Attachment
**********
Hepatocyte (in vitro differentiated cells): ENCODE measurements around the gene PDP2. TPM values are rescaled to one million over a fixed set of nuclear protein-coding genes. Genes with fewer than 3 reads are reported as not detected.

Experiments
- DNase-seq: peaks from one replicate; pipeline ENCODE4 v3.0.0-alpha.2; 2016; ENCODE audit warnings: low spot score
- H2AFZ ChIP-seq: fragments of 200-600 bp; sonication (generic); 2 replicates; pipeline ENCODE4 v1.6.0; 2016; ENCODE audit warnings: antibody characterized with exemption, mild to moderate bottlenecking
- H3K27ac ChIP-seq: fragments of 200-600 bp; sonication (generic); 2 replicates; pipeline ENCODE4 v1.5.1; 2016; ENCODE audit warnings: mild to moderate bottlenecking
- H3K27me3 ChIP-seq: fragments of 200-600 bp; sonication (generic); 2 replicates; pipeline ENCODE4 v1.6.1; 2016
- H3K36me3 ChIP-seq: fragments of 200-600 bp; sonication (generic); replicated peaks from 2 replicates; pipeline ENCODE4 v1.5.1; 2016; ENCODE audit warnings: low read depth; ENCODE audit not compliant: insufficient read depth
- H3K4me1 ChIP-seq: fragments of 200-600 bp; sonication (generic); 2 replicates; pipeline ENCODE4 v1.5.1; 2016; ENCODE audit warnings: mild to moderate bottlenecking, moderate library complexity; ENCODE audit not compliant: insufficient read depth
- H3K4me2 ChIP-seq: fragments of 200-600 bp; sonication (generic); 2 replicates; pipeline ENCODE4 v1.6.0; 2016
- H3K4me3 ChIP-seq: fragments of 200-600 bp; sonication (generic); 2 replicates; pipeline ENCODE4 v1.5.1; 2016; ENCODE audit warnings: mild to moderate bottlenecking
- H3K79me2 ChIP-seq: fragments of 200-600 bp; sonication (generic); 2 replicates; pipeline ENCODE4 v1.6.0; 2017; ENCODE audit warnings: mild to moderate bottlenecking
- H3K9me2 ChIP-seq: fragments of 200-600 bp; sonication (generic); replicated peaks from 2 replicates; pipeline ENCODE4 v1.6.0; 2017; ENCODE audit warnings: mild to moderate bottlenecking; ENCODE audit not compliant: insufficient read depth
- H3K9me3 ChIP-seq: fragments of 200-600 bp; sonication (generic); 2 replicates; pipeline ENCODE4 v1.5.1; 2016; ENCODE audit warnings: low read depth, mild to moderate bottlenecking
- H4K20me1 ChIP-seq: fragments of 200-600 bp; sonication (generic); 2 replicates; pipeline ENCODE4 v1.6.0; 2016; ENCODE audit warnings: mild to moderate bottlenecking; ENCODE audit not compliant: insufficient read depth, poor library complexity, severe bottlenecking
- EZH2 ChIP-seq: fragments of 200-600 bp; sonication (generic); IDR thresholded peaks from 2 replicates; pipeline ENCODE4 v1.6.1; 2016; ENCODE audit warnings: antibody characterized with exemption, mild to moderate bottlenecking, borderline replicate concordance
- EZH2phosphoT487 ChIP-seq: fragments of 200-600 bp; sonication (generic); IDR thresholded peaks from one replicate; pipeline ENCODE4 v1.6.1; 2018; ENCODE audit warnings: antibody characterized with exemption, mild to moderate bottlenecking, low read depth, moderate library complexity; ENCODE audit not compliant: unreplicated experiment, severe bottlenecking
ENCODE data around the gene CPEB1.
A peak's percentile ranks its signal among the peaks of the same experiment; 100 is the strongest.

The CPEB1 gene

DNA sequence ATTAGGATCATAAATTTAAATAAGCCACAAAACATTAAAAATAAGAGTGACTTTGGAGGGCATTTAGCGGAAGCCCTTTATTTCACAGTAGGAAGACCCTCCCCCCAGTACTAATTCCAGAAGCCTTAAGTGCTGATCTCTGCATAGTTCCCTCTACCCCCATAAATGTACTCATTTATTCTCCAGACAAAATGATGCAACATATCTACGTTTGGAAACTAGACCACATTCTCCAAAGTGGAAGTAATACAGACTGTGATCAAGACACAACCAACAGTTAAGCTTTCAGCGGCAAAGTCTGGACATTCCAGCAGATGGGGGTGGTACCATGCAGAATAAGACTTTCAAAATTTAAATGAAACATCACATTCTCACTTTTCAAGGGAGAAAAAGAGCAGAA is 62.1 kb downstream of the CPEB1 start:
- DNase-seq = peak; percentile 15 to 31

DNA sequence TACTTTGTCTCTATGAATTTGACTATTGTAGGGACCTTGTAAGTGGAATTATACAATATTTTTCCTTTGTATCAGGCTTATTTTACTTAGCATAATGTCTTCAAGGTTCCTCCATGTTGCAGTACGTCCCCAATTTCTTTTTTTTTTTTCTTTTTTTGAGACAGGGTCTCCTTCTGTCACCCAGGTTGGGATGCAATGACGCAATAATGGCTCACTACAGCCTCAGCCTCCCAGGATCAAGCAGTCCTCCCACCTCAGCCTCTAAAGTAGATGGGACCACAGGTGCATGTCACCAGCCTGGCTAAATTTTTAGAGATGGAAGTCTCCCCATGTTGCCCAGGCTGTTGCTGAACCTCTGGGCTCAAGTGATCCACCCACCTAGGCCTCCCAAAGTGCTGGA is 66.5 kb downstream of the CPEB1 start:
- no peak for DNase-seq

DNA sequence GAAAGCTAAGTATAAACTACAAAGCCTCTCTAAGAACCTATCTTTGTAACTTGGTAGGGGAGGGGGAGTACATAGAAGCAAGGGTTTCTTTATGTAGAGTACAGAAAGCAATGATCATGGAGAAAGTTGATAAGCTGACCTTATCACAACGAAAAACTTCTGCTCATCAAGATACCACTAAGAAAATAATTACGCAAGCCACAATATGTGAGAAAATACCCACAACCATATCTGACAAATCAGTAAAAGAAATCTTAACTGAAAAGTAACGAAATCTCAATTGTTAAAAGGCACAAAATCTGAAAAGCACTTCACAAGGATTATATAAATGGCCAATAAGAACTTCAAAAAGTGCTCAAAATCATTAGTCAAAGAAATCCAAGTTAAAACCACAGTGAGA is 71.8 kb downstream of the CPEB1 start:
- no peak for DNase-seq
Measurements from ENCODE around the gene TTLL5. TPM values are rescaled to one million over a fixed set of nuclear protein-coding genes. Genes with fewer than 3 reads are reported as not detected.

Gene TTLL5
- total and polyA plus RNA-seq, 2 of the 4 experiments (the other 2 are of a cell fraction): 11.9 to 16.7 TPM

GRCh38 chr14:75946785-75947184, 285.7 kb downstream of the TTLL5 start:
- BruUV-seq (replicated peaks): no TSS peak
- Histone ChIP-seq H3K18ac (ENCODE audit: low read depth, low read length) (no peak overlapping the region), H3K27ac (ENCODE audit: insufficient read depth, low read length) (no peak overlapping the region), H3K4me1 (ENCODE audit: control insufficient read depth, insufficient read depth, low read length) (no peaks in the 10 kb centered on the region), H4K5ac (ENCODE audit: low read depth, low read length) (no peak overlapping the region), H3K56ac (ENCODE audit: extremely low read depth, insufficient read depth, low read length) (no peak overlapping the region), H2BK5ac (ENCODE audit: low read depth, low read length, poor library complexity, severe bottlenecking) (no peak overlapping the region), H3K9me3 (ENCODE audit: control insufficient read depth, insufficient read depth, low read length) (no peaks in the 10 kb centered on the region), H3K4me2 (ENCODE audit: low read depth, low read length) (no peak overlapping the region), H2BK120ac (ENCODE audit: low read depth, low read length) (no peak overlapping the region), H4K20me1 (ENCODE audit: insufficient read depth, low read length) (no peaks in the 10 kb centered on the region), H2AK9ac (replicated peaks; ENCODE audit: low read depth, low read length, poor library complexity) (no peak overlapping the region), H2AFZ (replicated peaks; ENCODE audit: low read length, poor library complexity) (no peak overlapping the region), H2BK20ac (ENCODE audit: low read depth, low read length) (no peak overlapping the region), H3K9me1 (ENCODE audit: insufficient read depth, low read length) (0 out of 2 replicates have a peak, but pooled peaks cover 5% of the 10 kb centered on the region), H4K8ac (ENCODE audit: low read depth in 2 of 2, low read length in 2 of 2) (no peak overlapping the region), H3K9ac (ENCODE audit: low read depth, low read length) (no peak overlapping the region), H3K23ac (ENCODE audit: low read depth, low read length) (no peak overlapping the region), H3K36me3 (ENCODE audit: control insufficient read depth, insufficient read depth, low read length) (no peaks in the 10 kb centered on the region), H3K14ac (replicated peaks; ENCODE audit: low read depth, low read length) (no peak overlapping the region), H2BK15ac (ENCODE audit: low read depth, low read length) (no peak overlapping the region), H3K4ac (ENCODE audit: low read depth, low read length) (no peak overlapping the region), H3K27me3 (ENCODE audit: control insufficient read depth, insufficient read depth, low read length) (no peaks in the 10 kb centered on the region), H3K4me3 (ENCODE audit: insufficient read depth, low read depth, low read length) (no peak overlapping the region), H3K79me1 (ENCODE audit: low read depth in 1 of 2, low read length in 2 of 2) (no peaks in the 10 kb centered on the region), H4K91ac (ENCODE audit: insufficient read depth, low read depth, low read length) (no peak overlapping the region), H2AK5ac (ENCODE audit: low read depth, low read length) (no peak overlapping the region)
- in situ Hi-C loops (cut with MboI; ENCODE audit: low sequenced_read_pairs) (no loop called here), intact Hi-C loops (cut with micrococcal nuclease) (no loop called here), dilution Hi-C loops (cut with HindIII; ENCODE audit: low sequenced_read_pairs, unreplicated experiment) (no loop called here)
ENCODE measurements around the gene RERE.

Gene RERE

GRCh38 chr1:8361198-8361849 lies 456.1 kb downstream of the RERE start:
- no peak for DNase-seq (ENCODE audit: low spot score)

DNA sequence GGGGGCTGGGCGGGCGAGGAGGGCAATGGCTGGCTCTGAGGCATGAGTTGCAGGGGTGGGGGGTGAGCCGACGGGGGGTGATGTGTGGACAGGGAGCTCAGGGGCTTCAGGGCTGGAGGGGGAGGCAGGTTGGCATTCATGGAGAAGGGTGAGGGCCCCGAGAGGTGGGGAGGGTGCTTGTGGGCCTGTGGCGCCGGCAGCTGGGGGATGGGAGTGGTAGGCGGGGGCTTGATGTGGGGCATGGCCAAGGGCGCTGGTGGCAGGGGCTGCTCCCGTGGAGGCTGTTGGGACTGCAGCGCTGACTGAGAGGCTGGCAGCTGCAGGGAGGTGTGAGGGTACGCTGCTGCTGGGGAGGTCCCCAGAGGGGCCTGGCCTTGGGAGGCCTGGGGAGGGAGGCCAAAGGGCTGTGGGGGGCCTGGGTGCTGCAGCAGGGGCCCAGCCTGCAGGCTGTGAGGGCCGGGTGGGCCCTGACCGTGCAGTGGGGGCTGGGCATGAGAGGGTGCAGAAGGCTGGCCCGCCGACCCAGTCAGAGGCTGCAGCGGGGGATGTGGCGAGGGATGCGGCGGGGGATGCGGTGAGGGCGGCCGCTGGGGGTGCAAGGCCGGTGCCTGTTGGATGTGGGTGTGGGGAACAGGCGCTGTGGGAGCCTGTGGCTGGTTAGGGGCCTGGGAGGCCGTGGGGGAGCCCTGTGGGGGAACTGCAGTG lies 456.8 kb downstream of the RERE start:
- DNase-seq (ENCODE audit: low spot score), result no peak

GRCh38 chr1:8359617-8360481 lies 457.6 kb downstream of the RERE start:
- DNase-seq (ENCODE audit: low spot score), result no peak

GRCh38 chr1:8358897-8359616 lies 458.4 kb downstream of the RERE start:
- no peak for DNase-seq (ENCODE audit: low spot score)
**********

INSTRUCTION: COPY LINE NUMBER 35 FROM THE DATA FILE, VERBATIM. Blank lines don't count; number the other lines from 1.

GRCh38 chr1:8361198-8361849 lies 456.1 kb downstream of the RERE start: